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Dubbed the most Roman city outside Italy, Nîmes has a rich history dating back to the Roman Empire when the city was a regional capital. Several famous monuments are in Nîmes, such as the Arena of Nîmes (map) and the Maison Carrée (map). Because of this, Nîmes is often referred to as the French Rome.
⇒ Also сheck оut мore info: Experience • Brochures • Interactive map
Les Arènes (Roman Amphitheatre) a well preserved Roman arena that hosts bull fighting festivals in September. It was built 100 AD to seat 24,000 spectators It seats 10,000 when full and is an amazing site.
Maison Carrée (Square House, map). One of the best preserved Roman temples in the former Roman Empire is to be found here in Nîmes. It was constructed approximately 2 CE, not long after the founding of the city by Emperor Augustus.
Cathédrale Notre-Dame-et-Saint-Castor de Nîmes (Nîmes Cathedral, map). The main cathedral of the city originates from the 11th century, but has been renovated and adapted many times since. It is believed it was built on top of the former Roman Temple of Augustus of which no trace remains. The building is an interesting mix of Romanesque and neo-Gothic styles.
The Museum Romanité (map) contains many fine objects including mosaic floors, frescoes and sculpture from rich houses and buildings found in excavations in and near the city. It is known that the town had a civil basilica, a curia, a gymnasium and perhaps a circus.
The amphitheatre is very well preserved, dates from the end of the 2nd century and was one of the largest amphitheatres in the Empire. The so-called Temple of Diana (map) dating from Augustus and rebuilt in the 2nd century was not a temple but was centred on a nymphaeum located within the Fontaine Sanctuary (map) dedicated to Augustus and may have been a library.
Jardin de la Fontaine (Fountain Gardens, map). These beautiful gardens were created in 1745, becoming the first public park in France and one of the first in Europe. It is decorated with a number of waterways and fountains, beautiful statues from Montpellier and the ruins of the Roman Temple of Diane. Climbing the steps or ramps at the back of the park up to the highest point in Nîmes, one finds the Magne Tower.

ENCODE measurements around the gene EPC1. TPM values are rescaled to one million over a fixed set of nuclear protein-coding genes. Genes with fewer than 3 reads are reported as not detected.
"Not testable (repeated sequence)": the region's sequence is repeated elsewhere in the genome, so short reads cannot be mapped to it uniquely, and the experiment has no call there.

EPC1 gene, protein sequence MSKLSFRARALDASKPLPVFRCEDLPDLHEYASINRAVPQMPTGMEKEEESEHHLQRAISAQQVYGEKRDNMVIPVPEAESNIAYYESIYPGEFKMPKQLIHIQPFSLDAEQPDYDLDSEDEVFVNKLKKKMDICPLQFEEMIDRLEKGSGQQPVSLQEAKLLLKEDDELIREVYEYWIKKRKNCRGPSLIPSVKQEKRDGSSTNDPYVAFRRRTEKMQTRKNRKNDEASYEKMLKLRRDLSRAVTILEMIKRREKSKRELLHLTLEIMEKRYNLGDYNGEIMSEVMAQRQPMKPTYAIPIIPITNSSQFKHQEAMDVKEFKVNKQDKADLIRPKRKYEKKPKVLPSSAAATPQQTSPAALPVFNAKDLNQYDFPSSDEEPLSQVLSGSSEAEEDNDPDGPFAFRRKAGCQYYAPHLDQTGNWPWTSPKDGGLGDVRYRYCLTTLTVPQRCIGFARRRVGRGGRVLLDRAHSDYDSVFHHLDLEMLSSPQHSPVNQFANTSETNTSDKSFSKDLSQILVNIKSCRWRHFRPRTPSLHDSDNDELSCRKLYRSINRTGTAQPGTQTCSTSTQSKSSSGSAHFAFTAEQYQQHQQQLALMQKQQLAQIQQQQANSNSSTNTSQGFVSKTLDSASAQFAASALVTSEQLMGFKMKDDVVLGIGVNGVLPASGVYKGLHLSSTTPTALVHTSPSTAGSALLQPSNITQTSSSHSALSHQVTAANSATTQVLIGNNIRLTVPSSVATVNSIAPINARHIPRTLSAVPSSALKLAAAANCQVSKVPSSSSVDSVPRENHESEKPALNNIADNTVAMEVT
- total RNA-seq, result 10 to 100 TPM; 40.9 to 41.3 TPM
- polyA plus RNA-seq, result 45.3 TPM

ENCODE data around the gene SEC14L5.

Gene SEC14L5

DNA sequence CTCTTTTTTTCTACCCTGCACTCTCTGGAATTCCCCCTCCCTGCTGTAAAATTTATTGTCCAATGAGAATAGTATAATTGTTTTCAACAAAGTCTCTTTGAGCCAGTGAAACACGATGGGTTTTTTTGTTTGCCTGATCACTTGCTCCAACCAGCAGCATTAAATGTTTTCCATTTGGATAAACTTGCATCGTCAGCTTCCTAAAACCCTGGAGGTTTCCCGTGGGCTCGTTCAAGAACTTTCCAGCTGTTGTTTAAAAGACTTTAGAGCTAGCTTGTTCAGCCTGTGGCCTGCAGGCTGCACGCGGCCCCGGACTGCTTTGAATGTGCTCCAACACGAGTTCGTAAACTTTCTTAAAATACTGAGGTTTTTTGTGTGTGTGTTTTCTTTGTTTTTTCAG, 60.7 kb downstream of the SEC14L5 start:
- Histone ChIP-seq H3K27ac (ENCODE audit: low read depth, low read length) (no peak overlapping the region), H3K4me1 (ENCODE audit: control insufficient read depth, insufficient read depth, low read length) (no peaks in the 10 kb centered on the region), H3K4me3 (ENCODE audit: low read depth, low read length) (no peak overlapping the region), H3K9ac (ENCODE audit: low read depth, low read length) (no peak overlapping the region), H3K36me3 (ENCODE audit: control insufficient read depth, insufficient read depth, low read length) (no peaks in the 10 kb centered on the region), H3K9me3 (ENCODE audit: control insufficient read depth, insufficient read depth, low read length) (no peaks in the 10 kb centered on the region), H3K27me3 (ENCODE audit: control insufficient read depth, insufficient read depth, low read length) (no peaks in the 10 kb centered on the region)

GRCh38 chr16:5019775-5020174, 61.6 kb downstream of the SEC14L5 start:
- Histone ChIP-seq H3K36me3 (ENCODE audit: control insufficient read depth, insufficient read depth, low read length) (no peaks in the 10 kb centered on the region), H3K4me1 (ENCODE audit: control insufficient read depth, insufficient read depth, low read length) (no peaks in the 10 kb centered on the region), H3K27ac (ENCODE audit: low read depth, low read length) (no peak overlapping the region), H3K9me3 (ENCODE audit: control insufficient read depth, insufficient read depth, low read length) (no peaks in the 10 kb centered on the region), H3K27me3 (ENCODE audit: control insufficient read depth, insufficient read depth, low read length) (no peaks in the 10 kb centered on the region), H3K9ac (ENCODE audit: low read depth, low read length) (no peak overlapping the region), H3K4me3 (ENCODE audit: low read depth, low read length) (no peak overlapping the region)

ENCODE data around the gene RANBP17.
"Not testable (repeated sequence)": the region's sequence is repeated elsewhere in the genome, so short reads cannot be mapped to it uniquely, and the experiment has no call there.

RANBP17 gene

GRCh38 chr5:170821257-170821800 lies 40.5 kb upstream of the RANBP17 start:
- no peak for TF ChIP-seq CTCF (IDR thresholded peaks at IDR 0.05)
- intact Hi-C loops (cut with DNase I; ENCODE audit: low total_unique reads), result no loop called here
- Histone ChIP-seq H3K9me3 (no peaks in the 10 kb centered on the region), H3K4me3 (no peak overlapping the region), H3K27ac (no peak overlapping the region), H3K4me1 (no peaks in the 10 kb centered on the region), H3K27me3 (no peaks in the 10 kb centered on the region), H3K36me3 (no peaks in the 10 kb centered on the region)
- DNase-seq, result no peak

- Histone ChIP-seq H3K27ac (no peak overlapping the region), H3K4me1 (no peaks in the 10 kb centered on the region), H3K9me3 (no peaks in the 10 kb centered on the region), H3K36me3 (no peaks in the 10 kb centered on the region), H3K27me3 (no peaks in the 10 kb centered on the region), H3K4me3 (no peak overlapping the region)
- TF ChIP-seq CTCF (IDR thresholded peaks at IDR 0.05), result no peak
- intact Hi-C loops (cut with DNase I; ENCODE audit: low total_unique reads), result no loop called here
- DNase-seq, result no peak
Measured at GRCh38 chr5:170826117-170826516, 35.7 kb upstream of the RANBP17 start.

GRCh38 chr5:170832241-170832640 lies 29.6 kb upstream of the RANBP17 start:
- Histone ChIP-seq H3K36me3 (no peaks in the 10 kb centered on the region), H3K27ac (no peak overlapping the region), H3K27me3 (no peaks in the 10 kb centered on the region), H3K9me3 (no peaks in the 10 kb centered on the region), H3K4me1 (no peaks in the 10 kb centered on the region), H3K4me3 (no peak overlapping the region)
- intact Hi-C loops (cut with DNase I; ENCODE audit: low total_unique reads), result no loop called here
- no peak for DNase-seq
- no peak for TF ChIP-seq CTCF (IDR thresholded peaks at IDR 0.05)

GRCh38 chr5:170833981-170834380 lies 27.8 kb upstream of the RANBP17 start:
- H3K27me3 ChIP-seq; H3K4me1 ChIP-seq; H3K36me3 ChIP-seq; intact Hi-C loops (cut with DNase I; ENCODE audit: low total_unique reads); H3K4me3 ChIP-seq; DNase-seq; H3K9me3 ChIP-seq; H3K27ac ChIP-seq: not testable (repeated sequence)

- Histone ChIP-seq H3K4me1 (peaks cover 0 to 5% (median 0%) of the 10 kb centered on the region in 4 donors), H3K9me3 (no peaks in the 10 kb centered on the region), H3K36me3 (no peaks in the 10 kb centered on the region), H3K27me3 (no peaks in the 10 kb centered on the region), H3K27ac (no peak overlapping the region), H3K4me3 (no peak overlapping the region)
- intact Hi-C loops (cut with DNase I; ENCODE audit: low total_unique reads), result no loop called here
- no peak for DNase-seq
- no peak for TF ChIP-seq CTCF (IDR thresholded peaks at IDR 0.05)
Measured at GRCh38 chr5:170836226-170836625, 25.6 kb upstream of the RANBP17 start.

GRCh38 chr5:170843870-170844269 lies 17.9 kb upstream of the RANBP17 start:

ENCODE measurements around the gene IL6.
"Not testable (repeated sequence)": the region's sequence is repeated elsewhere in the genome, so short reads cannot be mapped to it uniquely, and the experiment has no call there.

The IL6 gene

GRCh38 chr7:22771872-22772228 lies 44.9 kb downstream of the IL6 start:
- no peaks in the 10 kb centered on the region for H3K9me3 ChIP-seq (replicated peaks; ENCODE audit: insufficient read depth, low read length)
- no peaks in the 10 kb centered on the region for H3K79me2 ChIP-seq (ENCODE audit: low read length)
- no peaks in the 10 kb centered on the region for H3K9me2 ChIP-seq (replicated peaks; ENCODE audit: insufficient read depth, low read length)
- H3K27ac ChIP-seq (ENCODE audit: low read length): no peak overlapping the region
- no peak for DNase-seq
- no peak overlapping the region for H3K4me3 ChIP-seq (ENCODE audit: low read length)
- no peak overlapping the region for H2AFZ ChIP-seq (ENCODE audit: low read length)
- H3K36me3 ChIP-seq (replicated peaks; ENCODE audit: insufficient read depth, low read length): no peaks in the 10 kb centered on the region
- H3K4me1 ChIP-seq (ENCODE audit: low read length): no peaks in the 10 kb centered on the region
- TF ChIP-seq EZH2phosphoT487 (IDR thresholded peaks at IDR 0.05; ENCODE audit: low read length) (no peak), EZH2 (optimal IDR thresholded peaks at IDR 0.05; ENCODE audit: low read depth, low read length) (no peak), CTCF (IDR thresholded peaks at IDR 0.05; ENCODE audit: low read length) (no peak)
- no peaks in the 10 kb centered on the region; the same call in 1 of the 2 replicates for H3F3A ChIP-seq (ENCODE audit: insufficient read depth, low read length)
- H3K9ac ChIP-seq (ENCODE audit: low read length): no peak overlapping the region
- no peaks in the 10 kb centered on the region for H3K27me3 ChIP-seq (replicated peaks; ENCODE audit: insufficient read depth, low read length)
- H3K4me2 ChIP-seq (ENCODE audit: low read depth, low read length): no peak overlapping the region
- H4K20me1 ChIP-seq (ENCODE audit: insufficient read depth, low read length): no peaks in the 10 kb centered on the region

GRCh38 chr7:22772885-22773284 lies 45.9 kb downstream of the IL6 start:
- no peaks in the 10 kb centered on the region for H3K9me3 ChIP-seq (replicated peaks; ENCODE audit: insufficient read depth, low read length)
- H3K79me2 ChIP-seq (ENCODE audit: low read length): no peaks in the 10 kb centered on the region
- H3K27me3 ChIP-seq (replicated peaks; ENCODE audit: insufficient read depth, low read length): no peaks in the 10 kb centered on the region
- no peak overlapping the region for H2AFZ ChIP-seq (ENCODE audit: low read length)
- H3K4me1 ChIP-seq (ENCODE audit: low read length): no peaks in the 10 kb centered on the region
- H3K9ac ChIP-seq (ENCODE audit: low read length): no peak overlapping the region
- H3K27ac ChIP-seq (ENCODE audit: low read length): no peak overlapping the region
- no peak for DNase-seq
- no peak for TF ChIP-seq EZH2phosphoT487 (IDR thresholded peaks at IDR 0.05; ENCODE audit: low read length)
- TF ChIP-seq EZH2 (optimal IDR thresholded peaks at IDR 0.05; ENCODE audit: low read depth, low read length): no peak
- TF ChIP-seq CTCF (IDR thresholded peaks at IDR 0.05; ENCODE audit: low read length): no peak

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• Public transport.
Guide to traveling to and getting around in the France.
TANGO (Réseau de Transports de l’Agglomération Nîmoise)
⇒ Also сheck оut мore info: TRANSPORT (nimes-tourisme.com) • Getting to France (uk.france.fr)
BUS: sobus.travel — sells bus tickets for all the bus companies. Ouibus • Isilines • FlixBus • Eurolines • Megabus >> (*Intercity buses in France)
TRAIN: Trains are a great way to get around in France. For regional trains, schedules can be found at ter.sncf.com. You can get from pretty much anywhere to anywhere else by train.
For long distances, use the TGV (Train à Grande Vitesse, or High-speed train) on which reservations are obligatory. TGV • Thello • Ouigo. + RailEurope • Eurostar • Thalys • izy (Paris-Brussels) • TGV Lyria (Switzerland) • DB (Germany) • RENFE (Barcelona) >> (*Rail travel in France)
AIRPORT: parisaeroport.fr – Paris airport information. The main international airport, Roissy – Charles de Gaulle, is likely to be your port of entry if you fly into France from outside Europe.
FERRY: Brittany Ferries • P&O Ferries • DFDS Seaways
Retrouvez ici quelques vidéos d’événements marquants de l’actualité touristique nîmoise.
⇒ video source: Nîmes Tourisme / youtube.com /
• Useful websites.
Links to additional resources with useful information for planning your trip.
VISAS & IMMIGRATION.
How do you obtain a VISA for a stay in France – and what are the customs procedures? + Customs and Visas (france.fr)